Several GCAP members attended the PyeongChang Global Peace Forum in South Korea from 9-11 February 2019, including GCAP Global Co-Chair Beckie Malay, Abdul Awal from Bangladesh, Aoi Hioruchi from Japan, Marta Benavides from El Salvador, Rosa Lizarde (FTF), Daya Sagar from Nepal, former GCAP Korea coordinator Hyunah Hana, Florence Syevuo from Kenya, and Martina Kabisama from Tanzania. We were included in the list of participating/organising organisations and had a booth, along with Social Watch, A4SD, ADA, CIVICUS, ADN, etc.
The conference is an important first step by civil society to participate and contribute actions towards pushing for the end of war in the Korean peninsula and the Northeast Asian region, including significant steps towards de-nuclearisation and disarmament.  This preceded the summit between the US and North Korea on 27-28 February in Viet Nam, where we called again for an end to war and for the peace talks to continue.
Please see here the PyeongChang Declaration, the PGPF 2019 Resolution, and the PyeongChang Agenda for Peace (PCAP) 2030.

PyeongChang Declaration for Peace 2019

 Sustainable Future for All: Ending War, Guaranteeing Peace

On February 9-11, 2019 in PyeongChang, more than 500 people from 50 countries and 200 organizations gathered to review the crises and prospects of peace. In a country where the agony of war and deep division spans seven decades, participants have collectively sought ways to end the long, tragic tradition and prepare for a sustainable future. After six months of preparation, a civil-society-led Global Peace Forum was held with support from Gangwon Province, PyeongChang Municipality, KOICA, and the Korean people.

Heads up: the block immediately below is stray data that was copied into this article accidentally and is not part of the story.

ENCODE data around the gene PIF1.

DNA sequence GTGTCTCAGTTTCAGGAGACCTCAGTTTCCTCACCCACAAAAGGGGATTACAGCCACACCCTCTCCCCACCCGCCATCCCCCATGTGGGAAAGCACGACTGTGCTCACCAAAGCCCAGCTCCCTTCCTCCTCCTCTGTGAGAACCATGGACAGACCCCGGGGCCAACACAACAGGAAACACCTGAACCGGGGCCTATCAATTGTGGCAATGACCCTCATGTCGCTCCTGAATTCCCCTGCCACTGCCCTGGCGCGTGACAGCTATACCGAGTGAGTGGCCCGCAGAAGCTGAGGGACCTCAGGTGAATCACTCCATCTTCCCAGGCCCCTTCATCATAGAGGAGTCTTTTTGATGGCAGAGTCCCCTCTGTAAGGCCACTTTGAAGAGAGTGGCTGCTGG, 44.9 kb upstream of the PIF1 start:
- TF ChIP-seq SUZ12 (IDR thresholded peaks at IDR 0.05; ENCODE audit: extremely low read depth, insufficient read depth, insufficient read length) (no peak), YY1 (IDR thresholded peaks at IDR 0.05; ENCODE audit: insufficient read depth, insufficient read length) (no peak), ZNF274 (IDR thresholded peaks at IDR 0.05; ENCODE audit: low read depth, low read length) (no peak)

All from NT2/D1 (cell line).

The astonishing peace process ushered in by the Candlelight Revolution and manifested at the 2018 PyeongChang Winter Olympics and Paralympic became a great inspiration for people around the world. Breaking through thick historical and political barriers erected during the previous century, the new process presents a ground-breaking model for peacebuilding efforts. By participating in sporting events, cultural and art exhibits collectively, we consolidate efforts for lasting peace. These steps are necessary to build trust and show there is a commonality for peace talks and processes.

We note with special attention that democracy and a galvanized civil society are constitutive of all peacebuilding efforts.

For three days, to prepare for the framework of PyeongChang Agenda for Peace (PCAP) 2030, we have deliberated over the peace process on the Korean Peninsula, cooperation between North and South Korea, nuclear disarmament, the Sustainable Development Goals, militarization, Northeast Asian relations, restorative justice, sports and peace, public diplomacy, and the human right to peace. We also highlighted the roles of women and youth, international cooperation, parliamentarians and other elected officials, interfaith cooperation, and more.

We the participants solemnly declare:

  1. We fully support the peace process in the Korean peninsula and call to put an end to the Korean War. We enjoin all countries in the region to craft a peace and cooperation regime to undergird this peace process. Peace in the Korean Peninsula leads to peace in the world.
  2. What civil societies have achieved in the Hague Agenda for Peace and Justice for the 21st Century twenty years ago must live on. We urge the world once more that it is time to end all wars. Peace is an inherent human right for all.
  3. We call for the recognition of peace as a prime imperative for humankind and the world. Peace must drive policy priorities at all levels. Threats to peace are obstacles to sustainable development. We call for an end to the expansion of military bases.